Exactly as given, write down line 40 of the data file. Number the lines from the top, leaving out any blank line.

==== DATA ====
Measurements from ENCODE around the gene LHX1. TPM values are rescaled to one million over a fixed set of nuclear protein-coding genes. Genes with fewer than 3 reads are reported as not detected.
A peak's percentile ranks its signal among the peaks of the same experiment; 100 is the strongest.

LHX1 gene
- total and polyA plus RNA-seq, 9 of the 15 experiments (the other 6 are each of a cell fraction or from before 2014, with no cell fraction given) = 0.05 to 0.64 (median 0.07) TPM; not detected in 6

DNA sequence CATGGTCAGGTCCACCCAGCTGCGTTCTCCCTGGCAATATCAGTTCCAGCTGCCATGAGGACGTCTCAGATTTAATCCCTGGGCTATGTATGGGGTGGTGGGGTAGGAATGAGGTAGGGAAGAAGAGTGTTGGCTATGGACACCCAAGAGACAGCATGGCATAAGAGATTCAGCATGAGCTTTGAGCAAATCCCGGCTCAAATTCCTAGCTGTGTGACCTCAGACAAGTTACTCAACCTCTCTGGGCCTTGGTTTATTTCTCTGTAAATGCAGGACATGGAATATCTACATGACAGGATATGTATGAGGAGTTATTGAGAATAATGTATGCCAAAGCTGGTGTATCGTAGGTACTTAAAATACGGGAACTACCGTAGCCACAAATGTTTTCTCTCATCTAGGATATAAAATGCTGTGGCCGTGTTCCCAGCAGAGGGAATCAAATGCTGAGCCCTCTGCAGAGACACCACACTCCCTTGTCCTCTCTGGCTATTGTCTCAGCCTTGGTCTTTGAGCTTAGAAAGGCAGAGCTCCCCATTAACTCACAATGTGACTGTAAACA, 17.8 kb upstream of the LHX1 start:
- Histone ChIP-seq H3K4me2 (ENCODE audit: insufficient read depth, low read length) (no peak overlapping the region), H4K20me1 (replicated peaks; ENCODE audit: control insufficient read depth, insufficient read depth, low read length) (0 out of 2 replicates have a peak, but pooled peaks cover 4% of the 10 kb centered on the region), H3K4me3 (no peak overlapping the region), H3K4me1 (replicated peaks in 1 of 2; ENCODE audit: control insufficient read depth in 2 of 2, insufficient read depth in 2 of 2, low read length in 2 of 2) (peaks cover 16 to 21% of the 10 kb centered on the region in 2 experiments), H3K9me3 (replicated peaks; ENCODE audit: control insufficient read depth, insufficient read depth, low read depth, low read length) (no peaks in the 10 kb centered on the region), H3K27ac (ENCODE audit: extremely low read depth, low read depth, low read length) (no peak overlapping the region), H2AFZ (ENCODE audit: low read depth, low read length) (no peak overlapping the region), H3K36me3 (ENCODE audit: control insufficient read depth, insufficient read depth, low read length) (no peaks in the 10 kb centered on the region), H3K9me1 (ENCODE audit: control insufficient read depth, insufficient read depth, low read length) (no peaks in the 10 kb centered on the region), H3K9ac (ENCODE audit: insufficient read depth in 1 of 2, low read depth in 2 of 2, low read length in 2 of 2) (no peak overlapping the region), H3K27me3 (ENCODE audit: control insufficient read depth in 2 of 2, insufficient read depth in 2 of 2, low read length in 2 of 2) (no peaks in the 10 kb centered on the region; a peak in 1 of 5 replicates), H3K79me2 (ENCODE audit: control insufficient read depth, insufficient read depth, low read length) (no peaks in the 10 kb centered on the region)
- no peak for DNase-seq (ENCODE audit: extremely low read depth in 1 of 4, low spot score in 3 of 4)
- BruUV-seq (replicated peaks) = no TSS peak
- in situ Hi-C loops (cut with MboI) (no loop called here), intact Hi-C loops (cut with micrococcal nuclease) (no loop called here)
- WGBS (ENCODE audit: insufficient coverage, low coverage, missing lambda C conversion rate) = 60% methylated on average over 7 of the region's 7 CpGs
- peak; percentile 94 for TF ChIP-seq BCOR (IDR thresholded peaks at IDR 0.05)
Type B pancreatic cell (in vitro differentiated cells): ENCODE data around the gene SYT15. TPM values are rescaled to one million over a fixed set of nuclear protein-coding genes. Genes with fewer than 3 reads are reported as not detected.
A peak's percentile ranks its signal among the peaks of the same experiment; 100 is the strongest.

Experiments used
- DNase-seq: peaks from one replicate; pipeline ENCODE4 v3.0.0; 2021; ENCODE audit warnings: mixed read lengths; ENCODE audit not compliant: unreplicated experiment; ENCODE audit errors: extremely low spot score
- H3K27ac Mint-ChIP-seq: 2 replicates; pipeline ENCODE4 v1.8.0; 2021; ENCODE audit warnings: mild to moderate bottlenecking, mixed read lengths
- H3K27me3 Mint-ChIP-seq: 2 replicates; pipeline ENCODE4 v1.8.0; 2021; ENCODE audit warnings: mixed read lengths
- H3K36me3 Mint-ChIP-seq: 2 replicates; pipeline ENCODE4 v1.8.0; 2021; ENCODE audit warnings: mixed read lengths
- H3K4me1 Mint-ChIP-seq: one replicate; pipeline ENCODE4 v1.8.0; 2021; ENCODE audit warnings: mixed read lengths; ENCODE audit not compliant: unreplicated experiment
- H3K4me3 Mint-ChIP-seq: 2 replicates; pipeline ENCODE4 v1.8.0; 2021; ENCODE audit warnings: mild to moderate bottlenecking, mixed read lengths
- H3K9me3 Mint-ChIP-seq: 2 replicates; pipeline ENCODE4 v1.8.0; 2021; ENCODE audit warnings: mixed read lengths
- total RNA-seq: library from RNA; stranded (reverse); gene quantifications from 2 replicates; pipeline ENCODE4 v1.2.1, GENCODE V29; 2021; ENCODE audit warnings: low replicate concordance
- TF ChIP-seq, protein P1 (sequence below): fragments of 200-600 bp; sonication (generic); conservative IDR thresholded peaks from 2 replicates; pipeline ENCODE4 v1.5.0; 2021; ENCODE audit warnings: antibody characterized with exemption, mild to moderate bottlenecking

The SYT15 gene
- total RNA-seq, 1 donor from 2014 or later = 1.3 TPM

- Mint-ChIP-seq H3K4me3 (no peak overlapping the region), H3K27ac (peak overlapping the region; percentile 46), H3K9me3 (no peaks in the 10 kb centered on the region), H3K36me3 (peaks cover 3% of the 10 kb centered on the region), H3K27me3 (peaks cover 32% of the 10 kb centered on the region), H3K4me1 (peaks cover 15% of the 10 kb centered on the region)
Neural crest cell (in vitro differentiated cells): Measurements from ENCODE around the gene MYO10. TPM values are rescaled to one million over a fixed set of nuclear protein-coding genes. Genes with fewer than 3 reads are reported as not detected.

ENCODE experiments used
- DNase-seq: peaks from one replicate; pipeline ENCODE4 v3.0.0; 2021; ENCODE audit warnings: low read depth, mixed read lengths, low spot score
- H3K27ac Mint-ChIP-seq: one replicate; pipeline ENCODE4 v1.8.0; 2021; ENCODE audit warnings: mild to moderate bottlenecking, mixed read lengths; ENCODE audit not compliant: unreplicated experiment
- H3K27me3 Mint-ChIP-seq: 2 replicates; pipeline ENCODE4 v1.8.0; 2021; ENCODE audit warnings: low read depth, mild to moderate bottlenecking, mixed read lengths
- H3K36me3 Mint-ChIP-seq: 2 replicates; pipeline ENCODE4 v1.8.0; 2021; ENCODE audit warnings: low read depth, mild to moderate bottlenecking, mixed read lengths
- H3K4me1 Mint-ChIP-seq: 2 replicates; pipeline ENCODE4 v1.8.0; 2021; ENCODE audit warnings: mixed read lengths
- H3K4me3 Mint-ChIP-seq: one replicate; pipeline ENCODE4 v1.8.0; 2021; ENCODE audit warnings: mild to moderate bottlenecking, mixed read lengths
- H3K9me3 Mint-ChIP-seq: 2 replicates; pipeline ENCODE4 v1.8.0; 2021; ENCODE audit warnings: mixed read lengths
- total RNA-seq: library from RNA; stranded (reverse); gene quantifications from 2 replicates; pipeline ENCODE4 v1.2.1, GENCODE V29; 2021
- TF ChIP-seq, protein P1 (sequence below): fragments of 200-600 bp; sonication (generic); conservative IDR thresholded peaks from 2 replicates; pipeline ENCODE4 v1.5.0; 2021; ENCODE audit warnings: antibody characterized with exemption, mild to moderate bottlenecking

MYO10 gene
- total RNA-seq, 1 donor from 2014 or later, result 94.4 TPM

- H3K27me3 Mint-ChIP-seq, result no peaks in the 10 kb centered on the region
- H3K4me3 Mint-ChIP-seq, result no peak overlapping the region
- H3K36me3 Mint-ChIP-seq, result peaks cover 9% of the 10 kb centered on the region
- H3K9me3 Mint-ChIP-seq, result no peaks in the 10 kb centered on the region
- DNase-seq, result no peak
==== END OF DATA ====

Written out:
- H3K27me3 Mint-ChIP-seq, result no peaks in the 10 kb centered on the region